Setters Profile: John Kukura

Marymount University, a Division III school in Virginia, was the only college team looking at Kukura his junior year in high school, but worked his way back. Photo courtesy of John Kukura.

Marymount University, a Division III school in Virginia, was the only college team looking at Kukura his junior year in high school, but worked his way back. Photo courtesy of John Kukura.

James Miranda , Sports Editor

A blue jay flew past John Kukura as he stepped on the field of Zukor Park and from a tree watched him play his little league baseball game, then left when the game ended.

The Pace center fielder’s mother, Rita, told him that a blue jay and a cardinal are symbolic of a relative that passed away. Kukura’s grandfather on his mother’s side, Jack O’Brien, was buried the day prior.

The New City, NY native, plays baseball for multiple family members, but his grandfather holds a special spot because he was the one who sparked Kukura’s love for baseball.

O’Brien died in 2008 of a heart attack brought on by lung disease. He was a self-made man who founded the VIP Prompting Company in 1966 and had 10 children, three whom were handicapped. His motto was, “it is what it is,” which meant he had to take what he was given and run with it.

“He was into baseball, which I guess was a good thing for me because we always talked about baseball,” Kukura, a junior accounting major, said. “I was close with him and he told me, ‘you are going to be something great one day and I can see the potential.’

“He saw [the potential] in me. His line, “it is what it is,” means, whatever happens, you got to roll with it. I wrote that down [on my hat] as a memory for him. I see it everyday and I know he is here, he is watching me.”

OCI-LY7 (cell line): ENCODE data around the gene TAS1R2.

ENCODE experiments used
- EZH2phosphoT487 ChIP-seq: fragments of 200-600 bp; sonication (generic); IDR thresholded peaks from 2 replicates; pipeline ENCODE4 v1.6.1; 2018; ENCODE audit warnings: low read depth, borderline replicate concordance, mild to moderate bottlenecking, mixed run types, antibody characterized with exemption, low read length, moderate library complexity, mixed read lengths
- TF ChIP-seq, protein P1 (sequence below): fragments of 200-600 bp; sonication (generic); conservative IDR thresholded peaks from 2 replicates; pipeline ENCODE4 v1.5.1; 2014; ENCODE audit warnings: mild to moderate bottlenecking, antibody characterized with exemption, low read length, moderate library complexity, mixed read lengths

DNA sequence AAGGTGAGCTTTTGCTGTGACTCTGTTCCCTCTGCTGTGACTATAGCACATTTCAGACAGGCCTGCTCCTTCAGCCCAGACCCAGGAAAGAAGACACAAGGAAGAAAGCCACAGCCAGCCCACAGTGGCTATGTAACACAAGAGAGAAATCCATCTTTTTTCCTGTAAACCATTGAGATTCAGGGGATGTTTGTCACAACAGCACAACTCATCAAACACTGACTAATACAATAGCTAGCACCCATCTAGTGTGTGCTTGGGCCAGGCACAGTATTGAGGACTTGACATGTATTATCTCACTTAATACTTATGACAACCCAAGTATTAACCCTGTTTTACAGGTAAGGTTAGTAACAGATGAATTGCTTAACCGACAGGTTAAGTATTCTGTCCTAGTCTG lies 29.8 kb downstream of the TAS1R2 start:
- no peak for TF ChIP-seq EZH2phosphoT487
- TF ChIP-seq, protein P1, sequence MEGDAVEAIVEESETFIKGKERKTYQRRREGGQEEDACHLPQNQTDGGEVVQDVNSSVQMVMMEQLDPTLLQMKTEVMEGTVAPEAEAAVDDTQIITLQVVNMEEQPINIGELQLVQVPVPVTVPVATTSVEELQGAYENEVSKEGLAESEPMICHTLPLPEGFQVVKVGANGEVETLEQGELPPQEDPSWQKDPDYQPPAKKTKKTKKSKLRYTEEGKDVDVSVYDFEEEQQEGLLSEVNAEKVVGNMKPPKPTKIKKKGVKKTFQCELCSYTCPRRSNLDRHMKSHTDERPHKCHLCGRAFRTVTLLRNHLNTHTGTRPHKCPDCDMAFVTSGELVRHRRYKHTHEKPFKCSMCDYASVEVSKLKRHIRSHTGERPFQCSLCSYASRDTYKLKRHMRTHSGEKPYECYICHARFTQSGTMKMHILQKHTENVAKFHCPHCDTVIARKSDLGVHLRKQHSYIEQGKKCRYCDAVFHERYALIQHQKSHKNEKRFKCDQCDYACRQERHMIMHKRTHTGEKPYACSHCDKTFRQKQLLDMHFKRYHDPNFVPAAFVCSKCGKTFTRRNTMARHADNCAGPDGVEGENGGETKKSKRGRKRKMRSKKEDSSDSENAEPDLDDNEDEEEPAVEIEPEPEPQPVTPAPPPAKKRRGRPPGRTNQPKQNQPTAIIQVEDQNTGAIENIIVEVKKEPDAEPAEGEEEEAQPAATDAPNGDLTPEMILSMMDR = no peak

Kukura utilized that saying in the seventh grade when his coach threw a baseball that ricocheted off his helmet and broke his left eye socket during practice.

It was a possible career-ending injury.

The bone broke just the right way, however, according to his mother. John Kukura was back in the facility taking batting practice a couple weeks later.

The quote resonated even more his junior year of high school when a torn hamstring prevented him from playing. Recruits paid little attention to him. He did not have an easy situation, but like his grandfather said, “it is what it is.”

“I [was not] planning to get injured, but it happens and that is something that I had to take in, accept the injury, and be like, ‘how am I going to bounce back from this?’” Kukura said. “When life throws you something you got to take what it is and got to handle it. I was not going to let [injuries] stop me from playing.”

The next year Kukura came back stronger to win Rockland Player of the Year at Clarkstown South High School. He received offers from Rockland Community College, University of Richmond, and Pace.

Pace baseball Head Coach Henry Manning and Assistant Coach Grisha Davida were at Kukura’s practice field at Pearl River High School when they came across him listening to music in the dugout.

“We saw some good athletic ability, he had an ability to run even though he had some hamstring issues, had a good short stroke to the ball, and was something we could not pass up at the time,” Manning said. “He does not take anything for granted. He works, listens, very coachable, but he does not take a day off, which is what you want.”

Manning sold him on the vision he had for the team. Pace was 33-17 in 2013 the year before and Kukura wanted to be a part of a winning program. He found his niche after a few years.

Kukura finished the 2016 season with a team-best .341 batting average, 15 doubles, and 8 triples, a program record.

“It’s a great baseball environment,” Kukura said. “We are always into the game, we are always cheering for each other, joking around, keeping loose in the dugout. That’s probably one of the reasons I love playing here so much because of them.”

Pace was far enough for Kukura to have a college experience, but close enough for him to easily return home. His family, like the blue jay, comes to watch him play as much as possible.

“When [the blue jay] flew at John, I mean it flew at John,” Rita Kukura said. “We all knew that was grandpa.”

The blue jay no longer occupies its perch on a nearby tree, but Kukura still feels its presence.